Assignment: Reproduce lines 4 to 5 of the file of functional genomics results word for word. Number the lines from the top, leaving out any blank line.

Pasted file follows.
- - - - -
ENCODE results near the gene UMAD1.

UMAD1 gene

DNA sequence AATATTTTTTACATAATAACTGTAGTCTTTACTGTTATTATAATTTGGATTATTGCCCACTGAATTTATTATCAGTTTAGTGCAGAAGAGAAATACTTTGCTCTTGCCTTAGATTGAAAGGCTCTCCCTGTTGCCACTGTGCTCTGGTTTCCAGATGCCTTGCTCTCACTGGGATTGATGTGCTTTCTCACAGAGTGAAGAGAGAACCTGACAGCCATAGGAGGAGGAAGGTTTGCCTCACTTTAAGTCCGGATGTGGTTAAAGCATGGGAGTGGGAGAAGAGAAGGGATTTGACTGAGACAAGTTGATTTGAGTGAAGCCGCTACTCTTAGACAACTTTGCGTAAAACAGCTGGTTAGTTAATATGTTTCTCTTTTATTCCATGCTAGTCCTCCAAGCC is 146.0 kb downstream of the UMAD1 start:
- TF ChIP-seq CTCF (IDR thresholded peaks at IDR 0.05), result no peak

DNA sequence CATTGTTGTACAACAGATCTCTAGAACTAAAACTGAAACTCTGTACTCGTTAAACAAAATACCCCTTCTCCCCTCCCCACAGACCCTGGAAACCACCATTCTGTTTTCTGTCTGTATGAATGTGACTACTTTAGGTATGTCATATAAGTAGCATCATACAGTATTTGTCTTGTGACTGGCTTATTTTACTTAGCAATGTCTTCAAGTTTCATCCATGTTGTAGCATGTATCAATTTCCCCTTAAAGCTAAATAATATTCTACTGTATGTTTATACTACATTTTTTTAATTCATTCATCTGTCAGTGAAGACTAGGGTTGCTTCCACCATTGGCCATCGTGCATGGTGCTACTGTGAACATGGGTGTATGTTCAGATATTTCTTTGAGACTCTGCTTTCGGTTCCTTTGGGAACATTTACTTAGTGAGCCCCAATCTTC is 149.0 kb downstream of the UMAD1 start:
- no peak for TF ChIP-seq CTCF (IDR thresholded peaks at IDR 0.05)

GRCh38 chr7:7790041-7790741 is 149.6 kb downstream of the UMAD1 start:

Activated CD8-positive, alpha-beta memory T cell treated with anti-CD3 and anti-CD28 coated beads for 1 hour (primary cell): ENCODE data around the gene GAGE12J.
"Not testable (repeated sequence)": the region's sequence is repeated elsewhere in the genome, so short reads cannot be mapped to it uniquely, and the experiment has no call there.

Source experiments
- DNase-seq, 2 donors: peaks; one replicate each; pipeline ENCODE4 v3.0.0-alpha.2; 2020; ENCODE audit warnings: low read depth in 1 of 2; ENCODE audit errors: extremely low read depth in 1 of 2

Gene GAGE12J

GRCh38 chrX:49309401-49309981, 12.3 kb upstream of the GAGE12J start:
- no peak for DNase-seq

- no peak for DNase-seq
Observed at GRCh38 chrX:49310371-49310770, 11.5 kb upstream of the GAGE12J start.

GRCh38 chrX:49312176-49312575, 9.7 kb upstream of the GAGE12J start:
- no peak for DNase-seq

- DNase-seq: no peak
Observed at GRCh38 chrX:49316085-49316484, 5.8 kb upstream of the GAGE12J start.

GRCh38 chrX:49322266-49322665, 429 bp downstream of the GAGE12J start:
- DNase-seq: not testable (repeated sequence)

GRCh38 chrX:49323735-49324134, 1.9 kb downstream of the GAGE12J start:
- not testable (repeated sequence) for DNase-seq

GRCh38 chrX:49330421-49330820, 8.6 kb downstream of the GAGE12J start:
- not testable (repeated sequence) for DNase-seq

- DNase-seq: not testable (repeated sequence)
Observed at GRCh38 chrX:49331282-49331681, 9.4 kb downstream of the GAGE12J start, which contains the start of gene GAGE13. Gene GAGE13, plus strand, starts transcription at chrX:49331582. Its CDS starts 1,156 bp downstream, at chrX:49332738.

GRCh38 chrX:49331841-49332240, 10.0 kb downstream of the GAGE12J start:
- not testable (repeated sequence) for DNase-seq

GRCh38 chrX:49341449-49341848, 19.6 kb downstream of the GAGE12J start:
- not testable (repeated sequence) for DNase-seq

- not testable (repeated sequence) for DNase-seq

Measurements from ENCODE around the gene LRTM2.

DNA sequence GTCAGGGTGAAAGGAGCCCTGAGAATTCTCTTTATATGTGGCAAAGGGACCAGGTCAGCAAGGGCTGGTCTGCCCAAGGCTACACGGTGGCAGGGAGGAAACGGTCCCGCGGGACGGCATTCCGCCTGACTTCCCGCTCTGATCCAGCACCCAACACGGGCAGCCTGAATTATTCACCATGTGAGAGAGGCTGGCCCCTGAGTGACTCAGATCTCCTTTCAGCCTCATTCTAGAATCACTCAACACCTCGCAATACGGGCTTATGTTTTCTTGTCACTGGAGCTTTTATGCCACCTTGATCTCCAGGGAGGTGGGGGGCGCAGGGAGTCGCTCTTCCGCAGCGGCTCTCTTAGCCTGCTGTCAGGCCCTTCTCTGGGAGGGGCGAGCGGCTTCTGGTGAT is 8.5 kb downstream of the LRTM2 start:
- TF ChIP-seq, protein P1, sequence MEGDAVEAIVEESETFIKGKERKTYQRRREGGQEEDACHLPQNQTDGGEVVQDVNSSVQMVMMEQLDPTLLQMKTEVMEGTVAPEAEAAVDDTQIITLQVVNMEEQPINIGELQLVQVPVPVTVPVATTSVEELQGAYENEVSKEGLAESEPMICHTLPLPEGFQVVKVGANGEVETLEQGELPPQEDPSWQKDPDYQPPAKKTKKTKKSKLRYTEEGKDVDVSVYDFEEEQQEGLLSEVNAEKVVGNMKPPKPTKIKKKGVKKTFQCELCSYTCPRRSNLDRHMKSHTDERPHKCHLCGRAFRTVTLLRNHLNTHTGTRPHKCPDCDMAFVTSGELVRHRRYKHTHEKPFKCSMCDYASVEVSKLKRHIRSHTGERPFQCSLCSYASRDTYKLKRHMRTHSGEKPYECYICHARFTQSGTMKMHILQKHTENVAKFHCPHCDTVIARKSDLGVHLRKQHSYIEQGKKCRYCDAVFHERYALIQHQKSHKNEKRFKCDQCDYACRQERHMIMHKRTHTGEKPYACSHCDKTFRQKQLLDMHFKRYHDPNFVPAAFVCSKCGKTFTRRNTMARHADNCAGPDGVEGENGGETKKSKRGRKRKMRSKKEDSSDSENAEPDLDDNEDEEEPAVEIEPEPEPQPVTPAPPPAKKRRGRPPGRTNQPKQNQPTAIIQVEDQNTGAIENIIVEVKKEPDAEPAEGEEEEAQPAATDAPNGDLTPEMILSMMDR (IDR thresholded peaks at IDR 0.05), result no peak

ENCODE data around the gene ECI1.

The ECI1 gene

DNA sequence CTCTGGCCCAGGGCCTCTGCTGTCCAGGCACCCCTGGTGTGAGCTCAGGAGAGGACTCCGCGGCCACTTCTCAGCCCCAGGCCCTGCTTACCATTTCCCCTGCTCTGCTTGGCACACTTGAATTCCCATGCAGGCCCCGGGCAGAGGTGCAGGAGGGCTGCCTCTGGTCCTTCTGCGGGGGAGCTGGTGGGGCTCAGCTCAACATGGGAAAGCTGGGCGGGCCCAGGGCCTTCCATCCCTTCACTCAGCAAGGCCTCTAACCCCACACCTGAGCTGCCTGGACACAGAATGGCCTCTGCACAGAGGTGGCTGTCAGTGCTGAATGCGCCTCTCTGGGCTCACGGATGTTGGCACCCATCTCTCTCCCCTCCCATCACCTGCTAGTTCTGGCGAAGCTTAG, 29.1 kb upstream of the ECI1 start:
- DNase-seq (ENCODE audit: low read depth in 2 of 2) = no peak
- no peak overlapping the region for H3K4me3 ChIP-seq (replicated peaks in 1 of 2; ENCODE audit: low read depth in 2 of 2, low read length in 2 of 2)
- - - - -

- TF ChIP-seq CTCF (IDR thresholded peaks at IDR 0.05), result no peak

DNA sequence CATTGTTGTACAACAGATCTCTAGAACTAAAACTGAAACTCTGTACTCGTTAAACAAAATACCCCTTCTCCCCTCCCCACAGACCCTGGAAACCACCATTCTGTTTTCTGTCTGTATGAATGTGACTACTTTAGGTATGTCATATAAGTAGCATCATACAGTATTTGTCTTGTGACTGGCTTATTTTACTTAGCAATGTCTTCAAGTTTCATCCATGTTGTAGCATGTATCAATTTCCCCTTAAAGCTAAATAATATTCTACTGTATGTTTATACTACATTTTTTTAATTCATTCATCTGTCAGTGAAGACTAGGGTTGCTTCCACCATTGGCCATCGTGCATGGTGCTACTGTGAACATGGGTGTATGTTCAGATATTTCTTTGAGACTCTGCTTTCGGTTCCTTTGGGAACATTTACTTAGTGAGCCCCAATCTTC is 149.0 kb downstream of the UMAD1 start: